In the midst of continued discussions surrounding overtime conditions at Rockstar leading up to Red Dead Redemption 2's release, a current QA tester at Rockstar Lincoln has posted to the Red Dead Redemption 2 subreddit about their experience at the studio.
The anonymous QA tester (who was verified by the subreddit's moderation) says they have been authorized to speak about "the hours issue" as his colleagues did earlier this week in the wake of a controversial statement from studio co-founder Dan Houser alleging that people were working 100-hour weeks on Red Dead Redemption 2. Though Houser later clarified that only a few senior narrative designers were working such hours and that overtime was always optional, mixed accounts have popped up across social media since - many confirming Houser's statement and describing overtime voluntarily done in small amounts, though some described stronger pressure to work more hours.
The Rockstar Lincoln QA tester provides a dramatically different account. In their detailed post, they say that while they can only speak for the Lincoln studio (noting that among recent current employee accounts, Lincoln developers had been fairly quiet), their experience has been that "overtime is NOT optional, it is expected."
"If we are not able to work overtime on a certain day without a good reason, you have to make it up on another day," they said. "This usually means that if you want a full weekend off that you will have to work a double weekend to make up for it."
The tester goes on to explain the way such hours are counted, saying that though they and their colleagues are at work for lunch and dinner breaks, those hours are not factored into their paid time. "This means that a standard full day is 7.5 hours paid and 8.5 hours actual, with an overtime day being 10 hours paid and 11.5 hours actual."
The employee describes the way they are required to "opt in" to different amounts of overtime depending on whether the studio is in what they refer to as "standard" crunch hours (with three weekday overtime shifts per week and two weekend overtime shifts per month) or "'true' crunch hours" (five weekday overtime shifts per week, four weekend overtime shifts per month). They say the studio has been in "crunch" (though they do not specify which of the two above types) since October 9, 2017.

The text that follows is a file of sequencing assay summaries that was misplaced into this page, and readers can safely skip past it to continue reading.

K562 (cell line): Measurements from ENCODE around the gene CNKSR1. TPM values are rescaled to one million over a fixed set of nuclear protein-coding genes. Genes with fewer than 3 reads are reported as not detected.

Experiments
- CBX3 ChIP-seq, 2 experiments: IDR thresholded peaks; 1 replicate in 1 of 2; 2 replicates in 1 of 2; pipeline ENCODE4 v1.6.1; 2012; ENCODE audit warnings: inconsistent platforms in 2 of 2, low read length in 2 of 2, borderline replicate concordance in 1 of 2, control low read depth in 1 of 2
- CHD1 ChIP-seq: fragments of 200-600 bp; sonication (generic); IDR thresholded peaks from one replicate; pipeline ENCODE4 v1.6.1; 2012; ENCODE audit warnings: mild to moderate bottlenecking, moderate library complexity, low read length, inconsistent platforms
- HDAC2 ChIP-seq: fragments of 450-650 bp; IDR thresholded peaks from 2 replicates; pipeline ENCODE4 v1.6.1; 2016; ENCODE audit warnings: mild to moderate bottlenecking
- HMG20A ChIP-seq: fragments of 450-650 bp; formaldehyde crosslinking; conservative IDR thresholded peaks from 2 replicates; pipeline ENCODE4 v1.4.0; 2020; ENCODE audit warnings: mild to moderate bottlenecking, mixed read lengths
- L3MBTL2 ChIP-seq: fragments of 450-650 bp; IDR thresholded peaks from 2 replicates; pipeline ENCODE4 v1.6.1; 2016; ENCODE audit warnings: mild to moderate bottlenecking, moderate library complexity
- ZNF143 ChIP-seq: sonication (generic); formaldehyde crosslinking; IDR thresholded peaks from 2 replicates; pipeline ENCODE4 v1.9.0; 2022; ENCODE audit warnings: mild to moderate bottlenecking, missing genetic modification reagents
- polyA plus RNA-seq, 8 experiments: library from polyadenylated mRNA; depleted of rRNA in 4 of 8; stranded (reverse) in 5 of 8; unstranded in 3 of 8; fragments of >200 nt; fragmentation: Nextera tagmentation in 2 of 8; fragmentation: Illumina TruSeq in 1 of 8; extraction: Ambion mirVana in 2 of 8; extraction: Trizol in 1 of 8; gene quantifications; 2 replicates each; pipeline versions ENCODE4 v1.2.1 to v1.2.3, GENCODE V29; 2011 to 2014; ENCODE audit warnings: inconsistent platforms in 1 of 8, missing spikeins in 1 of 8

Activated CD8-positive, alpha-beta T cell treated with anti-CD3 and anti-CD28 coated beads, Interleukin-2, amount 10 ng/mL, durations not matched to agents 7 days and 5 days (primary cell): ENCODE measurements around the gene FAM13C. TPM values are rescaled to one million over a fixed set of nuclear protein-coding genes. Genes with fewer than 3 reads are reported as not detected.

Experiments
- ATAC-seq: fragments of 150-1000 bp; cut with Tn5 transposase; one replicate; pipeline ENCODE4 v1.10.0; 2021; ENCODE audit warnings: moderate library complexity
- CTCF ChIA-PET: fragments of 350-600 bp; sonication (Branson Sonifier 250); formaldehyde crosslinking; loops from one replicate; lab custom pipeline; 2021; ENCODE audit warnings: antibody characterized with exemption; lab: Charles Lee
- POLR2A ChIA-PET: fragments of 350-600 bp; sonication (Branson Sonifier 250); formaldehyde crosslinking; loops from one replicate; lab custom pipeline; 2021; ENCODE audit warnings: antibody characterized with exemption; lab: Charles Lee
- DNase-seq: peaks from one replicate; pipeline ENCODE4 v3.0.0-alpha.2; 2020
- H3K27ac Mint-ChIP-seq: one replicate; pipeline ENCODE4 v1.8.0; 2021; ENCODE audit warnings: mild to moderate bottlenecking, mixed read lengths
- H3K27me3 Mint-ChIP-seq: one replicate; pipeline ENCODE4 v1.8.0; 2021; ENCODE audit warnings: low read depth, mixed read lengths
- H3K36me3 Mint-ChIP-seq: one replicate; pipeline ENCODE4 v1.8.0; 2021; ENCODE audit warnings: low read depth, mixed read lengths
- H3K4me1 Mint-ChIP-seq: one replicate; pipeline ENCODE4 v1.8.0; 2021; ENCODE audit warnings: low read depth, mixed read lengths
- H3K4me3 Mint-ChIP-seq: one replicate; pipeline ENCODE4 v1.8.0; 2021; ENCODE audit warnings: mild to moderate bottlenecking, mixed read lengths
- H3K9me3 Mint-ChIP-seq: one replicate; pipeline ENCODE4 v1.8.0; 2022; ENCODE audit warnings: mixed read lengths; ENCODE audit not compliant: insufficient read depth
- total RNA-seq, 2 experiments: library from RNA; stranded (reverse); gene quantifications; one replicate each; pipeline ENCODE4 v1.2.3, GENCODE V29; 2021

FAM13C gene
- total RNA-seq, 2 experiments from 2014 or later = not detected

In the past year, the poster's typical work week has been just shy of 50 paid hours, but has gone as high as 70.
Finally, they note that while up to this point, such overtime has been mandatory, the recent controversy has had an effect on the company's policy going forward.
"To end this, overtime has changed for us now as of next week," they said. "We had a big meeting today where it was announced that all overtime going forward will be entirely optional, so if we want to work the extra hours and earn the extra money (As well as make yourself look better for progression) then we can do, but there is no longer a rule making us do it. This is huge for us here in Lincoln as many of us haven't been able to take full weekends without paying for it in a long time and it's a giant step forward in making crunch less of a hell to deal with."
Update: A Kotaku report posted shortly after the Reddit thread went live has confirmed the change from mandatory overtime to optional with six additional sources, though Rockstar says the "mandatory" classification was a misunderstanding of a system where managers could request and schedule overtime, but employees had the option of refusing.
"Through the conversations we've been having it is clear to us that the requested scheduled overtime felt like an obligation to some, if not many, of the team," said Jenn Kolbe, Rockstar's head of publishing. "We therefore spoke to them to make sure it is clear that the OT is not mandatory."
Rockstar has additionally shared data with Kotaku indicating that QA testers had been asked to work 52.5/hour weeks since October 9, 2017, increasing to 57.5 hours/week in August this year. However, Rockstar says the average tester only worked 38.4 hours/week after the initial request, up to 45.4/week in May and then 53.1 from August on.
The report does not note if all these employees were full-time, and the numbers appear to reflect paid time rather than time including unpaid lunch and dinner hours.